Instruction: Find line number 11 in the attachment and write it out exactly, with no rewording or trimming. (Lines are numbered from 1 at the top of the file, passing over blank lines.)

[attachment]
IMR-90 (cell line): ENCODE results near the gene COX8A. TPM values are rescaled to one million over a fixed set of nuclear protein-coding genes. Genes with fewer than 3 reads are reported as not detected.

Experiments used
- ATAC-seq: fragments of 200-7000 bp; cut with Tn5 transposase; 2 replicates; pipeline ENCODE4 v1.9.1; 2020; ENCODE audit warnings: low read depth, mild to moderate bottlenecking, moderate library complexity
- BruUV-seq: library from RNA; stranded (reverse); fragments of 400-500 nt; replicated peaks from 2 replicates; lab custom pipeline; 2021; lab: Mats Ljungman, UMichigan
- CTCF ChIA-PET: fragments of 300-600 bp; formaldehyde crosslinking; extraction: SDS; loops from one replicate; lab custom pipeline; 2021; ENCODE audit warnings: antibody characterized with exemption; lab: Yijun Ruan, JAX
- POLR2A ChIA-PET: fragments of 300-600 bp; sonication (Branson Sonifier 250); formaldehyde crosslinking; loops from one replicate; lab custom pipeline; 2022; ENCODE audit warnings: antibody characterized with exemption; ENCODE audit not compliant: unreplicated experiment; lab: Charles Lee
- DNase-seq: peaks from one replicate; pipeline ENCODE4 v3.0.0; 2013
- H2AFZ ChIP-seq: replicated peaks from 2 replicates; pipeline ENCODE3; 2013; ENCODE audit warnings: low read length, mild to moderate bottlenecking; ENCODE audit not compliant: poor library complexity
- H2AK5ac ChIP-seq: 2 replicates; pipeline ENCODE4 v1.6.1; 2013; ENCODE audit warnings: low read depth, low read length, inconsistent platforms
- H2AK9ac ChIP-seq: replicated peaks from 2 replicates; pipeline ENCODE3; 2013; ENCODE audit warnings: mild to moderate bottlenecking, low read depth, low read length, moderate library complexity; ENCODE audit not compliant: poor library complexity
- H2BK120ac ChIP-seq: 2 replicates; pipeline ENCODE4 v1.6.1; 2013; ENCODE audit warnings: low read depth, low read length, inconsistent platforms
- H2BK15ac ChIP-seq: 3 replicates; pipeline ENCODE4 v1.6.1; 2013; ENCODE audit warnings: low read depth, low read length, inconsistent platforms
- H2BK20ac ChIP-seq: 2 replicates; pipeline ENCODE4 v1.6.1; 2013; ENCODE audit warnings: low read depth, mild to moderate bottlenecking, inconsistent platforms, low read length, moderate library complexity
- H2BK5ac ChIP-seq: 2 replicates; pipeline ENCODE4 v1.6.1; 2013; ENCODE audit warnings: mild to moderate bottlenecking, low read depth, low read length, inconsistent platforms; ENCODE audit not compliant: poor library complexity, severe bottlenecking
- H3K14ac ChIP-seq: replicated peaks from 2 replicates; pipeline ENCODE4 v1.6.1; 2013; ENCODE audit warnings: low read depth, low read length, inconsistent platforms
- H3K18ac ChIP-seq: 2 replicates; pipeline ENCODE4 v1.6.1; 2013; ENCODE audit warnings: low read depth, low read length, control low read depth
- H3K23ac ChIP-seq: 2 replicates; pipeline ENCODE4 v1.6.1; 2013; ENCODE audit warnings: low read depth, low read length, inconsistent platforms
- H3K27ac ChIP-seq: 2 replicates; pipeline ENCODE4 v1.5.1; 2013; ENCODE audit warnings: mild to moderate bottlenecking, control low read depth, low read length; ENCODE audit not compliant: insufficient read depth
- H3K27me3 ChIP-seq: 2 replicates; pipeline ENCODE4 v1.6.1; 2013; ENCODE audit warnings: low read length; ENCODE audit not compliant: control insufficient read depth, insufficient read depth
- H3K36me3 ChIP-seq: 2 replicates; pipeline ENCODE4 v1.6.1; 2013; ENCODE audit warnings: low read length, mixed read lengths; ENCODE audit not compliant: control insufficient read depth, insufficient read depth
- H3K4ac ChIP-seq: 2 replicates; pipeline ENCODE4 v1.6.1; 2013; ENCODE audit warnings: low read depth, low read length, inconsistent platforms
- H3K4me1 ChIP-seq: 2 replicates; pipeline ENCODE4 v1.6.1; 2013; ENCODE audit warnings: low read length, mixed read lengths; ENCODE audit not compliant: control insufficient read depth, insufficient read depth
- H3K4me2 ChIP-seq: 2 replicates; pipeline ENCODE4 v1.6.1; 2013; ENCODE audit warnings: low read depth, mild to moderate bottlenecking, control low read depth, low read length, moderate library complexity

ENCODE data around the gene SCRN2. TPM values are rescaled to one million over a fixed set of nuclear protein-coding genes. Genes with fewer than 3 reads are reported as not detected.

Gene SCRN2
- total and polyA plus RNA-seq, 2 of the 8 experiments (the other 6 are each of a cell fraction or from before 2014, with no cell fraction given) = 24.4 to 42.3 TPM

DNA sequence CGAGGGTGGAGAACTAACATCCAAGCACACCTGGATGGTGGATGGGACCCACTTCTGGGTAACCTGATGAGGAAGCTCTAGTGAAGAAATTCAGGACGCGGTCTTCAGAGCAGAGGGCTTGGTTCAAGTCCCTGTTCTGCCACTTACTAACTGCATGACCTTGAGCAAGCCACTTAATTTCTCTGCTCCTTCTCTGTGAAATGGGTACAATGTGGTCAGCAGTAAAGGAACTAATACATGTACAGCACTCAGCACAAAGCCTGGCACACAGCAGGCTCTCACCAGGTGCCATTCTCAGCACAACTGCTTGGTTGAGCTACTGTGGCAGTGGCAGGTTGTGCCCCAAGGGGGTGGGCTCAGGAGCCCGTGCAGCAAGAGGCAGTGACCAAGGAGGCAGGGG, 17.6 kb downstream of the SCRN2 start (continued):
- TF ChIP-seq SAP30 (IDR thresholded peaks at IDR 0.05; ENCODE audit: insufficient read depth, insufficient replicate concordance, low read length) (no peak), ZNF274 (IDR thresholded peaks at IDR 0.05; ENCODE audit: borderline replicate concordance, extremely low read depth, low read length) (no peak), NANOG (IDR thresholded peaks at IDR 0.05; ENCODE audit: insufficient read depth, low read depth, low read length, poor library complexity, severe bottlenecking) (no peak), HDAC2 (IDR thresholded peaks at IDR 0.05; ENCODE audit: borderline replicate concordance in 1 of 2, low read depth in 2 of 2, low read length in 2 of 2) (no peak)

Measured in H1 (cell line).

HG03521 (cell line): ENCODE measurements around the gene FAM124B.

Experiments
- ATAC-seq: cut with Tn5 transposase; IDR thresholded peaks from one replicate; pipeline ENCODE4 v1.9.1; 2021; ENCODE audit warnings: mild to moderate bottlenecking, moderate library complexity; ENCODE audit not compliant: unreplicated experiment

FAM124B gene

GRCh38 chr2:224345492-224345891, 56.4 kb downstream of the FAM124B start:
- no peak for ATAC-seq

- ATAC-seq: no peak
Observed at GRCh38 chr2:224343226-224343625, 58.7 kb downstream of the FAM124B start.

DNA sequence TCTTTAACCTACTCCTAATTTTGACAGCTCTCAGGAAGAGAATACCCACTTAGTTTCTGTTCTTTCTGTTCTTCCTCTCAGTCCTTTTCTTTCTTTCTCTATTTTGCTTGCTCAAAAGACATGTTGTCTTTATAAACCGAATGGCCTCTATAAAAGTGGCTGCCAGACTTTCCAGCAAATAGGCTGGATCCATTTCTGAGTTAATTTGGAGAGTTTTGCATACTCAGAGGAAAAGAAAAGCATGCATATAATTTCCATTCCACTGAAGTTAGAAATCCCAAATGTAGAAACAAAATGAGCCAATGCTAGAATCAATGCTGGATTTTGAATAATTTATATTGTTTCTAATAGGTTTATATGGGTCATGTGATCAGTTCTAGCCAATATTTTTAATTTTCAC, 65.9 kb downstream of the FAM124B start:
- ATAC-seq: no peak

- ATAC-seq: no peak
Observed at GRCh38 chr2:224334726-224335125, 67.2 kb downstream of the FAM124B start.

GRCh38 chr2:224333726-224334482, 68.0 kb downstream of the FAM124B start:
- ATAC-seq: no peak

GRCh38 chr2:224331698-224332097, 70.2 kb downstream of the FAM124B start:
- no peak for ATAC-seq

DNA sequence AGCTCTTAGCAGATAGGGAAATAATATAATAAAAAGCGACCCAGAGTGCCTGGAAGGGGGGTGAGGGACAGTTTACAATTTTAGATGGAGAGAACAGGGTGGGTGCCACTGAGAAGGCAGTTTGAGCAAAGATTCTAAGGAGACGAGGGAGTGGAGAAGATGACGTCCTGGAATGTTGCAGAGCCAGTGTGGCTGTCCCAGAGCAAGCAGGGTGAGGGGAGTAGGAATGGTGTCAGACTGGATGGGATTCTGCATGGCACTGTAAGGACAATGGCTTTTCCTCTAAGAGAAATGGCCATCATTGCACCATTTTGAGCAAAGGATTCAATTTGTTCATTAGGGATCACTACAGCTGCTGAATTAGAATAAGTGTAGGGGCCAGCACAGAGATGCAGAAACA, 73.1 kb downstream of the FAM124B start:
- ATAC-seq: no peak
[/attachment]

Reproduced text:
- H2BK120ac ChIP-seq: 2 replicates; pipeline ENCODE4 v1.6.1; 2013; ENCODE audit warnings: low read depth, low read length, inconsistent platforms